The SAS/IML language has several functions for finding the unions, intersections, and differences between sets. In fact, two of my favorite utility functions are the UNIQUE function, which returns the unique elements in a matrix, and the SETDIF function, which returns the elements that are in one vector and not

## Tag: **9.3**

Last week I described how to generate permutations in SAS. A related concept is the "combination." In probability and statistics, a combination is a subset of k items chosen from a set that contains N items. Order does not matter, so although the ordered triplets (B, A, C) and (C,

I've written several articles that show how to generate permutations in SAS. In the SAS DATA step, you can use the ALLPEM subroutine to generate all permutations of a DATA step array that contain a small number (18 or fewer) elements. In addition, the PLAN procedure enables you to generate

SAS 9 has supported calling R from the SAS/IML language since 2009. The interface to R is part of the SAS/IML language. However, there have been so many versions of SAS and R since 2009, that it is hard to remember which SAS release supports which versions of R. The

How old is your version of SAS software? The graph on the left shows the release dates for various releases of SAS software, beginning with SAS 8.0. The graph is based on a graph on Jiangtang Hu's blog that shows the major SAS releases. As this graph demonstrates, SAS software

In a previous article I discussed how to bin univariate observations by using the BIN function, which was added to the SAS/IML language in SAS/IML 9.3. You can generalize that example and bin bivariate or multivariate data. Over two years ago I wrote a blog post on 2D binning in

It is often useful to partition observations for a continuous variable into a small number of intervals, called bins. This familiar process occurs every time that you create a histogram, such as the one on the left. In SAS you can create this histogram by calling the UNIVARIATE procedure. Optionally,

Sometimes a graph is more interpretable if you assign specific colors to categories. For example, if you are graphing the number of Olympic medals won by various countries at the 2012 London Olympics, you might want to assign the colors gold, silver, and bronze to represent first-, second-, and third-place

Covariance, correlation, and distance matrices are a few examples of symmetric matrices that are frequently encountered in statistics. When you create a symmetric matrix, you only need to specify the lower triangular portion of the matrix. The VECH and SQRVECH functions, which were introduced in SAS/IML 9.3, are two functions

As a SAS developer, I am always looking ahead to the next release of SAS. However, many SAS customer sites migrate to new releases slowly and are just now adopting versions of SAS that were released in 2010 or 2011. Consequently, I want to write a few articles that discuss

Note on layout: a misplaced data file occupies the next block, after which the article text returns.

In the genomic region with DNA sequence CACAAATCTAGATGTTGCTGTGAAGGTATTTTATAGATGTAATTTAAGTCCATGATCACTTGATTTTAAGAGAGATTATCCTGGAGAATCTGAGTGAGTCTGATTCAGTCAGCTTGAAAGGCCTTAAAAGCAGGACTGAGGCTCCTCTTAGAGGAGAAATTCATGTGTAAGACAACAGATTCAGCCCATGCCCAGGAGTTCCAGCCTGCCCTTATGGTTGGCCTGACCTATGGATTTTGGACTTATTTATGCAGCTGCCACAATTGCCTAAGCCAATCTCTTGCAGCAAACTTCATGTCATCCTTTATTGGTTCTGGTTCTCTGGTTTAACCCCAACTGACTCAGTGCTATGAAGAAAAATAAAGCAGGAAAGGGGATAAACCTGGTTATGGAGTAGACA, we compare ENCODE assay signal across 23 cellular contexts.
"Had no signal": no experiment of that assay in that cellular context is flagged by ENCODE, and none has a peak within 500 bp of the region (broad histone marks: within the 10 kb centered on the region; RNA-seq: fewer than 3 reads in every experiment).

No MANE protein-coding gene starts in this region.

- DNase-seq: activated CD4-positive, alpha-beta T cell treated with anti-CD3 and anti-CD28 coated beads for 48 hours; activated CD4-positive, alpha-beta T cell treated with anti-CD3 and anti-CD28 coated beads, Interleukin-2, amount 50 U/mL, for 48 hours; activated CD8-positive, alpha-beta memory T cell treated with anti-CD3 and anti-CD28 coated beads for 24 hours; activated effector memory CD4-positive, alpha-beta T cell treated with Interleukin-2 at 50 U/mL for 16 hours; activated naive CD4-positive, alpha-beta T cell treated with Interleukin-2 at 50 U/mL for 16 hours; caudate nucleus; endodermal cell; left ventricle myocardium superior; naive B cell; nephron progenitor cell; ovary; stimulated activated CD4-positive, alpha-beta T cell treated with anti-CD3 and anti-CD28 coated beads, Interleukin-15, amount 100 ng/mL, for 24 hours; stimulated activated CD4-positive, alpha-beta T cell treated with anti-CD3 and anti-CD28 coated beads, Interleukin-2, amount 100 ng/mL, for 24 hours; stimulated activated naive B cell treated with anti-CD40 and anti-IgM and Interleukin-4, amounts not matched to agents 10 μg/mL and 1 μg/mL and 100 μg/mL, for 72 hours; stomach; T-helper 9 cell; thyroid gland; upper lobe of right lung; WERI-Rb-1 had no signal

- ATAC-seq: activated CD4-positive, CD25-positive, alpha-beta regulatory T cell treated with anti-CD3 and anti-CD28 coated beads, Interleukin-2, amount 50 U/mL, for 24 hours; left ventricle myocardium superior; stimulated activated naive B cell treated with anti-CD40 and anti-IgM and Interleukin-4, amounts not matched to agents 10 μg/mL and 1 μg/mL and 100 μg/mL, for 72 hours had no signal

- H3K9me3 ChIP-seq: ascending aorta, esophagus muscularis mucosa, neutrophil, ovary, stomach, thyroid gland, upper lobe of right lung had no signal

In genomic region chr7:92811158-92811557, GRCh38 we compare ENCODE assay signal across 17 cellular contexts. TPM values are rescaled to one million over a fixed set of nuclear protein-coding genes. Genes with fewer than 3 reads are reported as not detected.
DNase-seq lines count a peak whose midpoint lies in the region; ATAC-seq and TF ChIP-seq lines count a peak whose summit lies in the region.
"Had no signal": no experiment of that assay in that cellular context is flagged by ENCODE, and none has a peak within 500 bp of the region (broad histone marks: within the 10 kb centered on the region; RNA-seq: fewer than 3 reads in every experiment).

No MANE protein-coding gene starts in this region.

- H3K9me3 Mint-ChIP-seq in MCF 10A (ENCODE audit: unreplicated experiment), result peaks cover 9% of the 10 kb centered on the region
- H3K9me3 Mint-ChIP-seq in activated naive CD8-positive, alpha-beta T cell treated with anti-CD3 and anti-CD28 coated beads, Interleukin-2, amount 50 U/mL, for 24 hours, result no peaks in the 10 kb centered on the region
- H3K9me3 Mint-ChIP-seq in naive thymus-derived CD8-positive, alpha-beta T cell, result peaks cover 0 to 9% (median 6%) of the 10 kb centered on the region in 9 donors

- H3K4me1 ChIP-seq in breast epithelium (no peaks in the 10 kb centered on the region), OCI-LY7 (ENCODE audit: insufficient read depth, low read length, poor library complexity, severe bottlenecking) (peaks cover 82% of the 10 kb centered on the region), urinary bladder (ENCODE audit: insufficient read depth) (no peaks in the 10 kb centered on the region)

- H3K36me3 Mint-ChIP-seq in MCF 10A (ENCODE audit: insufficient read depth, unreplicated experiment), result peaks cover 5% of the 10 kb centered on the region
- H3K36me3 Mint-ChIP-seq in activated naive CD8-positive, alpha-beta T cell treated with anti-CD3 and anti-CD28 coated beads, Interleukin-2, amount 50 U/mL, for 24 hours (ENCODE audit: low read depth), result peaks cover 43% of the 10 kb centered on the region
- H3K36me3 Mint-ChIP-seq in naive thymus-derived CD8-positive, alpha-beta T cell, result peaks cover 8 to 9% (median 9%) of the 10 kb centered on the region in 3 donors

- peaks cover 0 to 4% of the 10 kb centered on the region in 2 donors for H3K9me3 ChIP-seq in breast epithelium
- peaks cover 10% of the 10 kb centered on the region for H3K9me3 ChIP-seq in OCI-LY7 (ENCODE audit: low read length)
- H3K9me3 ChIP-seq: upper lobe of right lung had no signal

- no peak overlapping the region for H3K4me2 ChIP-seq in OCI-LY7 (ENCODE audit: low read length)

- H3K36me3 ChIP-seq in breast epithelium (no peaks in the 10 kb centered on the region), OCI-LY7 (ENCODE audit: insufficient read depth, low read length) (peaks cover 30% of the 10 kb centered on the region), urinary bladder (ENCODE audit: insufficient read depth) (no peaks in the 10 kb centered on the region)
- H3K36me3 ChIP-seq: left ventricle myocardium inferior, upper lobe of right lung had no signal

I previously wrote about an intriguing math puzzle that involves 5-digit numbers with certain properties. This post presents my solution in the SAS/IML language. It is easy to generate all 5-digit perfect squares, but the remainder of the problem involves looking at the digits of the squares. For this reason,

In my previous post, I blogged about how to sample from a finite mixture distribution. I showed how to simulate variables from populations that are composed of two or more subpopulations. Modeling a response variable as a mixture distribution is an active area of statistics, as judged by many talks

One of the highly visible changes in SAS 9.3 is the fact that the old LISTING destination is no longer the default destination for ODS output. Instead, the HTML destination is the default. One positive consequence of this is that ODS graphics and tables are interlaced in the output. Another

When I was at the Joint Statistical Meetings (JSM) last week, a SAS customer asked me whether it was possible to use the SGPLOT procedure to produce side-by-side bar charts. The answer is "yes" in SAS 9.3, thanks to the new GROUPDISPLAY= option on the VBAR and HBAR statements. For

I've written about how to add a diagonal line to a scatter plot by using the SGPLOT procedure in SAS 9.2. The main idea (use the VECTOR statement) is easy enough, but writing a program that handles a line with any slope requires some additional effort. But now SAS 9.3

Welcome, SAS 9.3! I've already blogged about some interface and graphical changes that everyone should know about. Now I'll put on my statistical hat and mention a few 9.3 features that excite me, personally, as a data analyst and a statistical programmer: As a statistician, I am keen to try

Here are a few new interface and graphics changes that every SAS programmer should know about SAS 9.3: HTML is now the default output destination when you run the SAS windowing environment. This means that tables and graphs appear in an HTML document instead of the classic LISTING destination. Of

Sample covariance matrices and correlation matrices are used frequently in multivariate statistics. This post shows how to compute these matrices in SAS and use them in a SAS/IML program. There are two ways to compute these matrices: Compute the covariance and correlation with PROC CORR and read the results into